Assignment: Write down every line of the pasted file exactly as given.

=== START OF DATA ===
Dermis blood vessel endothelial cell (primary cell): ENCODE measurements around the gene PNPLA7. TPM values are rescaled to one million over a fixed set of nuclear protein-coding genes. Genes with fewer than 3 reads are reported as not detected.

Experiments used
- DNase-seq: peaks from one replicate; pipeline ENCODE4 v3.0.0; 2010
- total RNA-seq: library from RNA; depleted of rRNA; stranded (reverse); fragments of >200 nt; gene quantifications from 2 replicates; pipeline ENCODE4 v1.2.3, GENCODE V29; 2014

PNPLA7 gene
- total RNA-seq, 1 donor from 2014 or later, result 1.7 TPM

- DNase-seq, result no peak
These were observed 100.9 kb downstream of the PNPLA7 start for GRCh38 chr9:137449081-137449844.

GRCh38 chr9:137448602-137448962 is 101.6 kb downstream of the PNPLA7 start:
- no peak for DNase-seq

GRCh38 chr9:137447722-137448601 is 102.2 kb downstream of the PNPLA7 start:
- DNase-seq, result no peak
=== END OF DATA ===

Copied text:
Dermis blood vessel endothelial cell (primary cell): ENCODE measurements around the gene PNPLA7. TPM values are rescaled to one million over a fixed set of nuclear protein-coding genes. Genes with fewer than 3 reads are reported as not detected.

Experiments used
- DNase-seq: peaks from one replicate; pipeline ENCODE4 v3.0.0; 2010
- total RNA-seq: library from RNA; depleted of rRNA; stranded (reverse); fragments of >200 nt; gene quantifications from 2 replicates; pipeline ENCODE4 v1.2.3, GENCODE V29; 2014

PNPLA7 gene
- total RNA-seq, 1 donor from 2014 or later, result 1.7 TPM

- DNase-seq, result no peak
These were observed 100.9 kb downstream of the PNPLA7 start for GRCh38 chr9:137449081-137449844.

GRCh38 chr9:137448602-137448962 is 101.6 kb downstream of the PNPLA7 start:
- no peak for DNase-seq

GRCh38 chr9:137447722-137448601 is 102.2 kb downstream of the PNPLA7 start:
- DNase-seq, result no peak